Odds: What reason would there be for this film not playing the festival? (Sundance?)
Movie No. 1
One of the best discoveries at Hot Docs this year was Flames by Josephine Decker and Zefrey Throwell. This challenging and intimate self-reflexive docudrama/hybrid/undefinable film chronicled the breakdown of a couple’s relationship as they documented their lives and saw the camera influence their behaviour. Decker has had a relative degree of success on the indie film scene, yet her previous directorial efforts Butter on the Latch and Thou Wast Mild and Lovely never made it north of the border for whatever reason. Her latest film, Movie No. 1, might have more luck with Canuck Molly Parker starring alongside Me and You and Everyone We Know’s Miranda July in a story of a theatre director confronting the all-consuming power of determined rising star.
Odds: Sundance might be a better fit, but this film seems like something TIFF’s American indie team would notice, particularly if the festival aims to make good on its commitment to women in film.
|Sarah Gadon in Octavio is Dead|
Octavio is Dead
Sook-Yin Lee’s Year of the Carnivore was the first film I ever saw at TIFF, so I’m really excited to see where she’s gone since her debut feature. Her sophomore feature Octavio is Dead is another unconventional story of sexual awakening. Sarah Gadon stars as Tyler, a young woman who escapes her mother (Rosanna Arquette) and dabbles in the occult by getting to know the spirit of her deceased father, Octavio (Raoul Trujillo), a little more intimately. Lee does a really fun Q&A and Gadon is Canada’s rising star, so this film could be a choice for the festival.
Odds: See above. It’s almost inevitable that Gadon’s Alias Grace will be a major ticket at the fest, so why not double dip?
The cinematic universe of Taylor Sheridan gets an Avengers-like twist. The screenwriter’s thematic trilogy of violence in the American west comes full circle this summer with the release of his directorial debut Wind River (check back soon for a review!), but somewhere in between Sicario and Hell or High Water comes Soldado, a direct sequel to Sheridan’s 2015 breakthrough film Sicario. While Denis Villeneuve, unfortunately, doesn’t direct this film—he’s been a bit busy, as noted above—Soldado brings Sicaro stars Josh Brolin and Benicio Del Toro back into the mix for a return to the unforgiving violence of the war on drugs. Emily Blunt, however, isn’t coming back since Sheridan told reporters that he felt her character’s arc was complete—at least in the context of this specific storyline. While this film feels a bit more low key than the others with Italian director Stefano Sollima at the helm, Sicario left TIFF audiences, including this reviewer, so stunned that walking away from the theatre was no easy task on the knees.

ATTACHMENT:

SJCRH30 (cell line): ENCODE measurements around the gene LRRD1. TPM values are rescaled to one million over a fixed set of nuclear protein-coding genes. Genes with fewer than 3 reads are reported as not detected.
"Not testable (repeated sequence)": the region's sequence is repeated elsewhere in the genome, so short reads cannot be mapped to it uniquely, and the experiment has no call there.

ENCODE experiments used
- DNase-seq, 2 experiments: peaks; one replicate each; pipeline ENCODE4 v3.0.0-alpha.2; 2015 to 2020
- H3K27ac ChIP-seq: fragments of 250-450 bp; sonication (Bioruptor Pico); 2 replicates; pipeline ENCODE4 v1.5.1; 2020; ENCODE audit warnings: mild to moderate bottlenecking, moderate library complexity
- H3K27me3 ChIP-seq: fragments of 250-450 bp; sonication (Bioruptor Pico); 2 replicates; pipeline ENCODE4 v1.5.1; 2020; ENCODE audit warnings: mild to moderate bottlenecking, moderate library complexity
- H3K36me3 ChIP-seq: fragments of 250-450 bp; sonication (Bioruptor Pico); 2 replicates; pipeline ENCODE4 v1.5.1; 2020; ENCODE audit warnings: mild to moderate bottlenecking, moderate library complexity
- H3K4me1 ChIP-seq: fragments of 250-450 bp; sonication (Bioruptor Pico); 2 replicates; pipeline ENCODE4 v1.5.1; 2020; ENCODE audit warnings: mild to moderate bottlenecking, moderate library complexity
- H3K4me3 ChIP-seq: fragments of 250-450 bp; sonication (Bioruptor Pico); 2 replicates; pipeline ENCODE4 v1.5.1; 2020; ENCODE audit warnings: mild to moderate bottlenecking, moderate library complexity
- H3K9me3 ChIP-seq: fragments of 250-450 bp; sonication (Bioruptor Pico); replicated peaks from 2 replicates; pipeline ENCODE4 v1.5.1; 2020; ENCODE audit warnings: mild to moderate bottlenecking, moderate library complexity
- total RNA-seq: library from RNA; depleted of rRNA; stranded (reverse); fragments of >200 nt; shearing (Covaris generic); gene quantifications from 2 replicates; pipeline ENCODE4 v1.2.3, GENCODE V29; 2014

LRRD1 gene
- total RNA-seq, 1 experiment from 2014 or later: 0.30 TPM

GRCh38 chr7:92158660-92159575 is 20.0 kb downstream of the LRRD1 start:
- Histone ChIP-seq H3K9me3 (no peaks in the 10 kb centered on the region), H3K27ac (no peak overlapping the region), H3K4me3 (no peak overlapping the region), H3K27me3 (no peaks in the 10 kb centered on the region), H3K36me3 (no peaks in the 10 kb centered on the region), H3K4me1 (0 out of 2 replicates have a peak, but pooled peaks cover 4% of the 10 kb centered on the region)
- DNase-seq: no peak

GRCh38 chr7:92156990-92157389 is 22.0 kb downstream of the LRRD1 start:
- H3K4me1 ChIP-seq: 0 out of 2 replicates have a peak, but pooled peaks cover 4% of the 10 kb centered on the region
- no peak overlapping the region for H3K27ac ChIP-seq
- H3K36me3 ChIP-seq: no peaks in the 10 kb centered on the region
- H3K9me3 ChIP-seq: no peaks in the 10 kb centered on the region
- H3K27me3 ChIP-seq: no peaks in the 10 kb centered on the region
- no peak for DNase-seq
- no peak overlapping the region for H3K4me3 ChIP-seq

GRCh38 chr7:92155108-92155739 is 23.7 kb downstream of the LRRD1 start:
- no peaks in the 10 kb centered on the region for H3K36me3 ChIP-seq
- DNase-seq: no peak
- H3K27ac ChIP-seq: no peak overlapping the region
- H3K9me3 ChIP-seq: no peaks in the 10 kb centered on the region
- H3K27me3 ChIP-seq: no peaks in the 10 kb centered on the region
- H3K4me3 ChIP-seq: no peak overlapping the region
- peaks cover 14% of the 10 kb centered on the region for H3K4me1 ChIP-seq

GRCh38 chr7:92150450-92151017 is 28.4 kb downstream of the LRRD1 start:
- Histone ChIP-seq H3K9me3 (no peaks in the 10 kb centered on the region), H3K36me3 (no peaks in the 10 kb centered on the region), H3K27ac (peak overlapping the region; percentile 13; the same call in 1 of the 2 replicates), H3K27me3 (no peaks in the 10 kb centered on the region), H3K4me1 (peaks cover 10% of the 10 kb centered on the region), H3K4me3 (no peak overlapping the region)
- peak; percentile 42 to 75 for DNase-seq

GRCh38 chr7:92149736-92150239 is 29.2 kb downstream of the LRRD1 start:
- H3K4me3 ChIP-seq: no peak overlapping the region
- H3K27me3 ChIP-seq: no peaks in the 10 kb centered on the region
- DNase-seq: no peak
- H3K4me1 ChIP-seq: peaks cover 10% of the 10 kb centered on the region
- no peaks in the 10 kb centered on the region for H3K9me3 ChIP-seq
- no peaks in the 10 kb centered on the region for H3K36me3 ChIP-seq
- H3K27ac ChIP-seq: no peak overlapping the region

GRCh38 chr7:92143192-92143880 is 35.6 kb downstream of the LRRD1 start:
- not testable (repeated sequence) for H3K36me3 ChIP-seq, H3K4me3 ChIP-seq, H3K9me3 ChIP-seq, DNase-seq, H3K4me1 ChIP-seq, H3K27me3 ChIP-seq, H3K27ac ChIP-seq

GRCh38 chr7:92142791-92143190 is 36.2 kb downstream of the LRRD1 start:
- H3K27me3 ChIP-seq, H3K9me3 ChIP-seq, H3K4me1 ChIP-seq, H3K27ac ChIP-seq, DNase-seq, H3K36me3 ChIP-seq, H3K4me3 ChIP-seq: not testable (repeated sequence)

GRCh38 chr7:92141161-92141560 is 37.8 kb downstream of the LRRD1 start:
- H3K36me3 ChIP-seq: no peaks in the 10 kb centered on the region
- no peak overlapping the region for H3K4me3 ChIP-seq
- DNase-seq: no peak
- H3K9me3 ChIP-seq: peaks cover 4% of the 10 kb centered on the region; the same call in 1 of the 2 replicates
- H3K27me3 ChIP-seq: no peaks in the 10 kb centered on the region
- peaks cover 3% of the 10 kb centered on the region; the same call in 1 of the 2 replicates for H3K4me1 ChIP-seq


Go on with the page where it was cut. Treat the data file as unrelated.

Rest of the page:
Odds: A smart choice if it’s ready and worthy of its predecessor.
Other hopefuls: A Bigger Splash's Luca Guadagnino’s remake of Dario Argento’s Suspiria; Mina Shum’s new Sandra Oh vehicle Meditation Park; Hotell director Lisa Langseth reteams with Alicia Vikander for Euphoria; Rachels Weisz and McAdams team up for Disobedience; Phoenix director Christian Petzold returns with Transit—if it’s ready; TIFF favourite Amma Assante (A United Kingdom) works on a bigger canvas in Where Hands Touch; and Alanis Obomsawin completes her five-film saga on the rights of Indigenous children with Norway House.